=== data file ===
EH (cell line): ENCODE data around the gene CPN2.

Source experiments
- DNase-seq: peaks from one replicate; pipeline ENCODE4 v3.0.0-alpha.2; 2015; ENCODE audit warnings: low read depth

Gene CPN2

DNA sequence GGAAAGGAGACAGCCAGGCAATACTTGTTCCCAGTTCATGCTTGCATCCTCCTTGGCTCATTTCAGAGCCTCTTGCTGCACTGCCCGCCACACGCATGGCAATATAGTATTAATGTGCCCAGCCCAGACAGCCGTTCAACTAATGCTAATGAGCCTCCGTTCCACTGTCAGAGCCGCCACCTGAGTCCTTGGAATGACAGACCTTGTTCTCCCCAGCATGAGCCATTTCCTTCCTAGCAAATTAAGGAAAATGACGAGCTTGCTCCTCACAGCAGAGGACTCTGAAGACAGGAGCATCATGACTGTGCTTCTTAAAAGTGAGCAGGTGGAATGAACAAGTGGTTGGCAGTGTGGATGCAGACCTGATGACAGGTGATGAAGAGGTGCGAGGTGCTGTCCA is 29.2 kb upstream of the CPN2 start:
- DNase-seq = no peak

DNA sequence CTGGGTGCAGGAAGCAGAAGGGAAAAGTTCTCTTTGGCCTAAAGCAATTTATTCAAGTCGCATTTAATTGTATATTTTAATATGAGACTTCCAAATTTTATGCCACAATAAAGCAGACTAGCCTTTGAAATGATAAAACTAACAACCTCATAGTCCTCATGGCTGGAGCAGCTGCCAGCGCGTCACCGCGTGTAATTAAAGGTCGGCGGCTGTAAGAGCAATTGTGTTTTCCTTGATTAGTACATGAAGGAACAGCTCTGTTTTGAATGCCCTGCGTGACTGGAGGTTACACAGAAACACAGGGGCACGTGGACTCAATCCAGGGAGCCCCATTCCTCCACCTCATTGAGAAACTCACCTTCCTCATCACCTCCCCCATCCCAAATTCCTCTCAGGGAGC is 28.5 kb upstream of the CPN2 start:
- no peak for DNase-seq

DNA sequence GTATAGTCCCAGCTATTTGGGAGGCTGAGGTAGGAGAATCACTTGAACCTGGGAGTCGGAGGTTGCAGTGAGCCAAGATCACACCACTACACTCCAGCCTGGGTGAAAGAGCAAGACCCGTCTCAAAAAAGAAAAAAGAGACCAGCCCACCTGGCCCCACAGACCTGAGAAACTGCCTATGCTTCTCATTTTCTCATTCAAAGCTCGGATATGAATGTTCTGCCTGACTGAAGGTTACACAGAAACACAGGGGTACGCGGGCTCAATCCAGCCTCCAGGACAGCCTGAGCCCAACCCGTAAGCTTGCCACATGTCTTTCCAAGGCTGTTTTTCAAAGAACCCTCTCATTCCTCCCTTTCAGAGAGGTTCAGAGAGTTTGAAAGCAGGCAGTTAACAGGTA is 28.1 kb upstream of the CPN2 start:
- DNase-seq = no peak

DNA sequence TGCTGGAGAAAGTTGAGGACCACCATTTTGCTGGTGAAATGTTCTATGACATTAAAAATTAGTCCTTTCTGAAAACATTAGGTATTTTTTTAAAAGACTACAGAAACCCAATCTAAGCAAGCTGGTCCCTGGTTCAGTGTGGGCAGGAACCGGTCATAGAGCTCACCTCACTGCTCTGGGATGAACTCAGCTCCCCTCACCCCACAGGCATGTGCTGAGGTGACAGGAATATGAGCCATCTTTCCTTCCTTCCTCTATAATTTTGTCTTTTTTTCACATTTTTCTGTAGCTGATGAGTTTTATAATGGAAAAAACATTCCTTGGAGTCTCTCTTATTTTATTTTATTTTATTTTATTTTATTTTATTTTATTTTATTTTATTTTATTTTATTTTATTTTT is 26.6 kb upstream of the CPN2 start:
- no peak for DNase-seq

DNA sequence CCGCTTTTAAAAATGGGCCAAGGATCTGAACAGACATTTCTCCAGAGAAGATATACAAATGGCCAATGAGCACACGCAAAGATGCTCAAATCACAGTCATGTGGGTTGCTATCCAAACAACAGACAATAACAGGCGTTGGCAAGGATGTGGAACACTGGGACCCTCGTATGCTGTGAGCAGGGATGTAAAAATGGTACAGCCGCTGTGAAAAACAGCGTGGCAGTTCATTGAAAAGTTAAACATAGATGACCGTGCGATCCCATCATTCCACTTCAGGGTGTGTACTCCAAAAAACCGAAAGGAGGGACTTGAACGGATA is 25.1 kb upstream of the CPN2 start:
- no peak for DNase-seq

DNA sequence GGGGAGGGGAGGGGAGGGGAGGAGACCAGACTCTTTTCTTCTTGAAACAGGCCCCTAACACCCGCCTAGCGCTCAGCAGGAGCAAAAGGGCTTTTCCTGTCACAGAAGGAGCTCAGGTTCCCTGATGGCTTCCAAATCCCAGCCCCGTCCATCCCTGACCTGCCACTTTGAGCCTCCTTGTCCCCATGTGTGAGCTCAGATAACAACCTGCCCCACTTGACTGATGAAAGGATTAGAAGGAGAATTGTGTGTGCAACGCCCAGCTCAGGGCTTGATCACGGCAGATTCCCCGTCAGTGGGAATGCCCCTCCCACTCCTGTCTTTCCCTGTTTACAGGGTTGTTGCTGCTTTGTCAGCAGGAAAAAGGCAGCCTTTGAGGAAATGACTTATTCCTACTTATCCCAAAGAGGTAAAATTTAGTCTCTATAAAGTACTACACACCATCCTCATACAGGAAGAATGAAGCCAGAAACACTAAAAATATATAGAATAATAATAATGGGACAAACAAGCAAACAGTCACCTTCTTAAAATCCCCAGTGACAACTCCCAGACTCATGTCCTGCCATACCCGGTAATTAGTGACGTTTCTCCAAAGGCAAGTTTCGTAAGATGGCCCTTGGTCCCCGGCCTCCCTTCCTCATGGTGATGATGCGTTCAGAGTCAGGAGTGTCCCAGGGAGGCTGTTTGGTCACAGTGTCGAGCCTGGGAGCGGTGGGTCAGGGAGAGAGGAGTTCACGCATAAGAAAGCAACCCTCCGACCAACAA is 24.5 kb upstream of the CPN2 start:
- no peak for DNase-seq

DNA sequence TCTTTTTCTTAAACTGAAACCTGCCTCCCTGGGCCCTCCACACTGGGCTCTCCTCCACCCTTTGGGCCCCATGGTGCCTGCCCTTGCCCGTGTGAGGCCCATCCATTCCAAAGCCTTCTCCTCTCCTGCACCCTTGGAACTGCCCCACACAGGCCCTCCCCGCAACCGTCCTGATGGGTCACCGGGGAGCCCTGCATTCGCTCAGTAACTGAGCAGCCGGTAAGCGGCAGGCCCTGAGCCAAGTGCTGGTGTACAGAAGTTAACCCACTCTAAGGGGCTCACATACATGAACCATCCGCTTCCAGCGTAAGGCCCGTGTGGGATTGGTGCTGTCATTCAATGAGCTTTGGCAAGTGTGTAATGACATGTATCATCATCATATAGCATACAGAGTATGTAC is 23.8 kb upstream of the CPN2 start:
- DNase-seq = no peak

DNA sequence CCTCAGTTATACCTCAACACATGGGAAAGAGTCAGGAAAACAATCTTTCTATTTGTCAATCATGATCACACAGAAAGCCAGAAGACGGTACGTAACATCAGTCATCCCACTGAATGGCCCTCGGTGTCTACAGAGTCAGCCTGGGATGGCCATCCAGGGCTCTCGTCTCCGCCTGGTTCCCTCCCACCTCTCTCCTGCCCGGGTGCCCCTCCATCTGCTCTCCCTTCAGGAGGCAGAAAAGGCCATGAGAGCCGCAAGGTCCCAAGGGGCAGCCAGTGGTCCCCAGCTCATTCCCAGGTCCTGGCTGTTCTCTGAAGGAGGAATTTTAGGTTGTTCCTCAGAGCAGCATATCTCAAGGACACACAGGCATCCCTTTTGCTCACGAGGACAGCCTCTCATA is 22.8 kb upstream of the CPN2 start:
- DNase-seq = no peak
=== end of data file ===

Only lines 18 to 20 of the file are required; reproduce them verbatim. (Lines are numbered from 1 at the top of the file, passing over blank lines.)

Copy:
- DNase-seq = no peak

DNA sequence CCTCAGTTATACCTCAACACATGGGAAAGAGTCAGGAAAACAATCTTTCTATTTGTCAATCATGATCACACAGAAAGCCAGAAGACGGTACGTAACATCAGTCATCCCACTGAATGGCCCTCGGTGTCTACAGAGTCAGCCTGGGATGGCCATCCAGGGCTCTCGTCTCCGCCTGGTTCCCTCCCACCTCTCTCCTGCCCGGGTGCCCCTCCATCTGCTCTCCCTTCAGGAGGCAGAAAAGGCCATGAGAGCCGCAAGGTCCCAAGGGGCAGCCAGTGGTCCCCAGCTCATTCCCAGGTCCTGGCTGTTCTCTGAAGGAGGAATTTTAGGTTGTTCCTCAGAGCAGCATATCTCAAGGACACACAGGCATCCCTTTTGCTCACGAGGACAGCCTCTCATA is 22.8 kb upstream of the CPN2 start:
- DNase-seq = no peak